Sarah, from the UK, was a Progressio development worker with CRIES (Regional Coordinator of Social and Economic Research), Puntos de Encuentro, CCER (Civil Coordinator for Emergency and Reconstruction) and CISAS  (the Centre for Health Information and Services) in Nicaragua who did her first placement between January 1998 and August 2001, and his since done a number of three month placements and continued joint work.

What have you done since leaving Progressio and what do you do currently?

Before I applied for the placement in Nicaragua I was a lecturer at Middlesex University, lecturing on the Development Studies programmes.  When I saw the advert I approached my Head of Department and talked to him about the possibilities of leaving the University for the two years of the placement.  He was supportive of this and so when I was offered the placement I took a ‘career break’ from the University.  This meant when I came back (a little later than the initial 2 years proposed!) my job was still waiting for me and I continue to lecture International Development at the University.  

Please describe your role and the partner organisation that you worked with as a Progressio development worker

Since first arriving in Nicaragua in January 1998 I have worked directly with four organizations – CRIES, Puntos de Encuentro, CCER, CISAS.  When I first applied to CIIR (which later changed its working name to Progressio) it was for a post working with an NGO that acted as a regional research coordinator across Latin America and the Caribbean (CRIES).  I was to work with them to develop the gender perspective in their work, working closely with my ‘development partner’ Ricardo, but also across the network.  For various reasons the post did not work as planned – they were not as receptive to gender as might have been thought given their request for a gender expert (not unusual!) and their understanding of gender differed greatly from mine.  As things were deteriorating in the placement, so Hurricane Mitch crossed over Nicaragua and Honduras bringing persistent and torrential rain leading to wide scale and highly destructive flooding and mudslides. Every person in the country looked to see how he or she could help.  As an academic I did what I knew how to do - collected information and contacted those that knew what and more importantly, what not to do.  At this time I left CRIES and went to work on producing a document from the information I had found, to be published and distributed by the feminist NGO – Puntos de Encuentro.  This short term association developed into a relationship now in its fourteenth year!  My work with Puntos at this time also led to working with the coalition of NGOs that developed to respond more strategically to Mitch – the CCER.  Puntos’ membership of the CCER sought to ensure a gender perspective in the processes, projects and policies of the CCER.  I worked with the CCER in developing a three stage national survey of the impact of Mitch – the Social Audit – that aimed to monitor poverty and well being over time.  I also worked with them to develop their advocacy materials and in particular their national ‘alternative’ plan for reconstructing Nicaragua and later a civil society national poverty reduction strategy.  This work also led me to work with my former ‘partner’ from CRIES and we finally enjoyed a close and productive working relationship.  It also led me to work closely with the head of another NGO and a key feminist activist in the country, and in later years I also worked directly with her and the NGO she leads (CISAS) on various advocacy projects.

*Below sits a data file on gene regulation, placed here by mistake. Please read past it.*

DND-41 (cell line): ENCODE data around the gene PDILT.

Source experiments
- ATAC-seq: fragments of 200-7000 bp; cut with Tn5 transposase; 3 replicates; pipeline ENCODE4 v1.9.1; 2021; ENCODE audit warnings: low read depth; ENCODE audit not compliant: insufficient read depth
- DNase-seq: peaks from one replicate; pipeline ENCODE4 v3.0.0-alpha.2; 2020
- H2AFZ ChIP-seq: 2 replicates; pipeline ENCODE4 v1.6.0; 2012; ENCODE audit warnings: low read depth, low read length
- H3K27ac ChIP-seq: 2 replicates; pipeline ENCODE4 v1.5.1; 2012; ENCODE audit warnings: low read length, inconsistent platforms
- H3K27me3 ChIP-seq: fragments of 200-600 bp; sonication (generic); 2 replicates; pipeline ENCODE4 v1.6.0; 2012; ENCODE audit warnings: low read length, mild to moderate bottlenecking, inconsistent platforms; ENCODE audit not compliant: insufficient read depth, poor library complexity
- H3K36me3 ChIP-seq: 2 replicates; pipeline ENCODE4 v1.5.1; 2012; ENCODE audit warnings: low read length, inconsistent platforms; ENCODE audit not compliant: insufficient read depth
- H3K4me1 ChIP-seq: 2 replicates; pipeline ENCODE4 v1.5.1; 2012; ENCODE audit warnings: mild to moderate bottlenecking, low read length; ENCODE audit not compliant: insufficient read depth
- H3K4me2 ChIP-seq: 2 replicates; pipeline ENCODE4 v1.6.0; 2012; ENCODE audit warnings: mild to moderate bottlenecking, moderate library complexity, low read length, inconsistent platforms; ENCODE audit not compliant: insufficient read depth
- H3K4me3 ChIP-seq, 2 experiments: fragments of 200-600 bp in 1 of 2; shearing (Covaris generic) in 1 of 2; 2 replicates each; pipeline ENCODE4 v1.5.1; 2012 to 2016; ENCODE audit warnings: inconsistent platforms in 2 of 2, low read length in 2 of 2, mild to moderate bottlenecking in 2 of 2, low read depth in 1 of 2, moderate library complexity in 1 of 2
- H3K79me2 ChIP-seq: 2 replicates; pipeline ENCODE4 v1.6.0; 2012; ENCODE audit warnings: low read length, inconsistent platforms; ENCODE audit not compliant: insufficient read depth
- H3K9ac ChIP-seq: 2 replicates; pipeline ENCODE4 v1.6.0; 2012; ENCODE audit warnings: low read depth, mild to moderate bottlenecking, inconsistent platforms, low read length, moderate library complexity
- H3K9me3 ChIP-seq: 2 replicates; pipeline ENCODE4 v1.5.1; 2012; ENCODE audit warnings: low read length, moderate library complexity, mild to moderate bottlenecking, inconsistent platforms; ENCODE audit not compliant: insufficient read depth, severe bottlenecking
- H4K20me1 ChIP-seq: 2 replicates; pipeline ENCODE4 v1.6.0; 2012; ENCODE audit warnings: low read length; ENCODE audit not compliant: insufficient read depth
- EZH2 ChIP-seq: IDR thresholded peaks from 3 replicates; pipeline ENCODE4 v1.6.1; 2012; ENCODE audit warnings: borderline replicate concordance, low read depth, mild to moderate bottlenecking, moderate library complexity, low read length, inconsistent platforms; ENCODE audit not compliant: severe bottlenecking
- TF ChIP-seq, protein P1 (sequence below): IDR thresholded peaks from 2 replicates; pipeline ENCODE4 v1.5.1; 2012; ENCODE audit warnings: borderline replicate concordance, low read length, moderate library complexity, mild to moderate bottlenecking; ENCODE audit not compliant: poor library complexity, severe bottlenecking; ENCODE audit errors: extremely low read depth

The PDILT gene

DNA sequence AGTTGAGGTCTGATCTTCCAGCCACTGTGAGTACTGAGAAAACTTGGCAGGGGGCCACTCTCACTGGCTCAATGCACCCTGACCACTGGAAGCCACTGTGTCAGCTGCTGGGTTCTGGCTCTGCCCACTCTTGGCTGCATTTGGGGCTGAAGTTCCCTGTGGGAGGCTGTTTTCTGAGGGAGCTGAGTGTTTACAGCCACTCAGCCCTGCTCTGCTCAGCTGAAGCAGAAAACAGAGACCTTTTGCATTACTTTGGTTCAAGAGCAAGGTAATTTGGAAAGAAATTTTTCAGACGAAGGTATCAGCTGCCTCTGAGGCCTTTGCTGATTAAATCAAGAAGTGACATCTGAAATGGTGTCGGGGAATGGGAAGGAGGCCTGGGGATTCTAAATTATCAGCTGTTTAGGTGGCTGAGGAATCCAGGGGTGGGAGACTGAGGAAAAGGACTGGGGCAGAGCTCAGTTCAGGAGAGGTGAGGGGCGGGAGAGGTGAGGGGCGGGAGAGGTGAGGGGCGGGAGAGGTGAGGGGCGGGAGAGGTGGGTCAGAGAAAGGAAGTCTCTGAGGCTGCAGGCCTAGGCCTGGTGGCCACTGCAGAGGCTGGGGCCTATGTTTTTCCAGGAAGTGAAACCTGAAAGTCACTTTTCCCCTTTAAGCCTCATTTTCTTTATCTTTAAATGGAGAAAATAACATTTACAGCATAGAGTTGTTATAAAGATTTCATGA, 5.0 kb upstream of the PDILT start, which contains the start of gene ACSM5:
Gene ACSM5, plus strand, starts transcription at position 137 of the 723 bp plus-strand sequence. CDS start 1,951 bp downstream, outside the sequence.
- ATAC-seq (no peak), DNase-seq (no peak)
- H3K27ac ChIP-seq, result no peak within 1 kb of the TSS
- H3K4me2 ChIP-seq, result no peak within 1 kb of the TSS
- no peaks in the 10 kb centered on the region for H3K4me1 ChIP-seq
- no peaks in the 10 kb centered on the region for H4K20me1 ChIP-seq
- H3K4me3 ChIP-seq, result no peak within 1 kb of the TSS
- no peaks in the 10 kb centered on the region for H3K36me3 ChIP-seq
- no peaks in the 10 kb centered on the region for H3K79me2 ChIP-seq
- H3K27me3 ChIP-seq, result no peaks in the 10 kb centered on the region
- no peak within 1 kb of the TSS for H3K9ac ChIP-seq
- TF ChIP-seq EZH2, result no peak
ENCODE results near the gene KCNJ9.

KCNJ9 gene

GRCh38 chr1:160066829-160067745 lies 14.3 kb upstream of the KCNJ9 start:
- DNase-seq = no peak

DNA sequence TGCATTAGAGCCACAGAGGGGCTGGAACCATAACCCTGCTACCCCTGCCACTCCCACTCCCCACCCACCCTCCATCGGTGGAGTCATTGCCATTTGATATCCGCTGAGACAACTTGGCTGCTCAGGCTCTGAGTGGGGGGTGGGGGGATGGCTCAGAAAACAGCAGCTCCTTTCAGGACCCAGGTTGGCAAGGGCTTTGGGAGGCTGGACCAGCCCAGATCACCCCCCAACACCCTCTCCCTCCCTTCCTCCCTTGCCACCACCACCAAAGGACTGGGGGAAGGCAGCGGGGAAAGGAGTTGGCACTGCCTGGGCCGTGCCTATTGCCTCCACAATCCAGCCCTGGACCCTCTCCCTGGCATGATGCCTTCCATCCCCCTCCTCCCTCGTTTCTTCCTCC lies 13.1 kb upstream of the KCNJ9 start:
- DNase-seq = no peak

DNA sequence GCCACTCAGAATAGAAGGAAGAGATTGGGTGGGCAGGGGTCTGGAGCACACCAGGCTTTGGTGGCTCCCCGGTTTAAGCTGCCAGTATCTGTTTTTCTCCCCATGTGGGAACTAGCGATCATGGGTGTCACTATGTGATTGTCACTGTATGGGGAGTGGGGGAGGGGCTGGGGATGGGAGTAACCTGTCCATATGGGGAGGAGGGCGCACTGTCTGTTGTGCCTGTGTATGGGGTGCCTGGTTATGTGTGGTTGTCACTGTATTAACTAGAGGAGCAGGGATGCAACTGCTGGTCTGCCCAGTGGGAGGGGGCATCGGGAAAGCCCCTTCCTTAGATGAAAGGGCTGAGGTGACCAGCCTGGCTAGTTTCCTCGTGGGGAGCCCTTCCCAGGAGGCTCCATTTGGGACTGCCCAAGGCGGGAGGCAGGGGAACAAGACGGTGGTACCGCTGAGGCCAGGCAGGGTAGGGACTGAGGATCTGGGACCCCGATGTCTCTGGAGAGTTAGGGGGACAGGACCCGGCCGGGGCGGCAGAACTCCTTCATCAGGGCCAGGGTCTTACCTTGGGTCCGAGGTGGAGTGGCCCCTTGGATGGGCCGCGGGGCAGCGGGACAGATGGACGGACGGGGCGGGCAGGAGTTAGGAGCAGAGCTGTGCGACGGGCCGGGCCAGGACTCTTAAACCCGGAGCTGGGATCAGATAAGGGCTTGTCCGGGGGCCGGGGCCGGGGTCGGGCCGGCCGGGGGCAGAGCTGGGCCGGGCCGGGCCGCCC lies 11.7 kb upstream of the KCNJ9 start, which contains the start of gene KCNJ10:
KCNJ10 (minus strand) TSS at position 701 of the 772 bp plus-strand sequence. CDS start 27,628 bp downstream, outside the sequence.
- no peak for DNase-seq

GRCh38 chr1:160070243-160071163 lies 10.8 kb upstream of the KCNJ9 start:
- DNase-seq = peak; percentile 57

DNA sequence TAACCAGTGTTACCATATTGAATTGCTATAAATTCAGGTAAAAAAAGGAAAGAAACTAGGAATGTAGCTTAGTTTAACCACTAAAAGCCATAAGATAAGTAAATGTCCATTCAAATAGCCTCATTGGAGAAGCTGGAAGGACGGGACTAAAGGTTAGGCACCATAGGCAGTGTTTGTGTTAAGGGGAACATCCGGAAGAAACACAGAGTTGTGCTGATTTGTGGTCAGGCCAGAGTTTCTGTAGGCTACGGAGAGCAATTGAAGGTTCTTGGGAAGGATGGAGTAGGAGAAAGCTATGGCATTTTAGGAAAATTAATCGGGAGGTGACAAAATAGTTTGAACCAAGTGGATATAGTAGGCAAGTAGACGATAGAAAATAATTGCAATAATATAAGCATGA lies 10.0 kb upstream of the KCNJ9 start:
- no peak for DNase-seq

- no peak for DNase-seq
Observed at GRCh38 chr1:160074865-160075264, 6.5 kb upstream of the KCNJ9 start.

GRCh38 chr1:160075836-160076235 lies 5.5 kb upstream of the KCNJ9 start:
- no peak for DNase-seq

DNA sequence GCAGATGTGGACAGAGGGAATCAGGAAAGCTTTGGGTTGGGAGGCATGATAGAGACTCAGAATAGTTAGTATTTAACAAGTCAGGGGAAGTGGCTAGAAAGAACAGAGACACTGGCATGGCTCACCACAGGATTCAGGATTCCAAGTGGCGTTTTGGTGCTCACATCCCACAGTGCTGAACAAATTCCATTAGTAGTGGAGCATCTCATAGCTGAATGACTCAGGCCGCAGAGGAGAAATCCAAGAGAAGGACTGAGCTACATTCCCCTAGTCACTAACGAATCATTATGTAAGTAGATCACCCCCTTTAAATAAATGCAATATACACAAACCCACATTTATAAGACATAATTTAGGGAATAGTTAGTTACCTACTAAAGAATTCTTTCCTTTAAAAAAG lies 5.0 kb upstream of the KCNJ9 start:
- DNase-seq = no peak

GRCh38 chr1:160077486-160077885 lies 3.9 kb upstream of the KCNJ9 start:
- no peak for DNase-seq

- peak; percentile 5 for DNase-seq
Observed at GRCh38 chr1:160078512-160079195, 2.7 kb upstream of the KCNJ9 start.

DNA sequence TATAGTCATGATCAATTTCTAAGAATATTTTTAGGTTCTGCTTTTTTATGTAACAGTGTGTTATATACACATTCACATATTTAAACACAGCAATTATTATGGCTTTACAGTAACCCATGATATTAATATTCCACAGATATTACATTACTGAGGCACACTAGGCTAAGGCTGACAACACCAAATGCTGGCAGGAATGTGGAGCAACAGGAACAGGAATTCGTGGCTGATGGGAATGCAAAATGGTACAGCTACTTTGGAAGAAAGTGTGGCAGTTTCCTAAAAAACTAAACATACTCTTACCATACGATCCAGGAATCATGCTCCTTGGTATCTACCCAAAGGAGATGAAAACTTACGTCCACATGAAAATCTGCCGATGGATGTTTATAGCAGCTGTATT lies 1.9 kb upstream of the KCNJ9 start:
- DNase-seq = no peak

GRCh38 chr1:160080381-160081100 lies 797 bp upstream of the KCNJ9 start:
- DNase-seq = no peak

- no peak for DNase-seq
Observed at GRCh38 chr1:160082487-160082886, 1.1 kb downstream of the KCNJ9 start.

What inspired you to become a development worker?

Having done a Masters in Latin American studies and spent time travelling in Central America I then went on to do my PhD at the LSE focusing on female headed households and based on research undertaken in Honduras.  From there I went straight into the job at Middlesex.  The placement in Nicaragua offered an opportunity to apply my knowledge and to learn new skills.

What struck you most about Progressio’s development worker model/approach?

The main thing is the idea of skill sharing – since I have worked at Puntos I have learnt many new skills from understanding the production process of a TV show to how to write projects attractive to donors, but probably most importantly -  how to work collectively.  The people I have worked with are not people who need to be ‘developed’ I work with people who are highly professional and highly skilled and my skills complement theirs.  This is the beauty of Progressio, they recognise that not all development needs to be about working directly with those in poverty, sometimes it is important to work with those who seek to influence decision makers or change the national policy environment, or change how the population understand a particular issue, such as HIV or same sex relationships.  Progressio also recognises opportunities, for example rather than coming home when my first project started to fail, I stayed even longer than planned as I shifted projects from CRIES to Puntos.  They are also flexible in how people work - as illustrated by the fact I worked across Puntos and CCER - and when – offering me a series of three month placements after I returned to the UK to allow me to lecture during the academic year and work with Puntos my Summer ‘holidays’.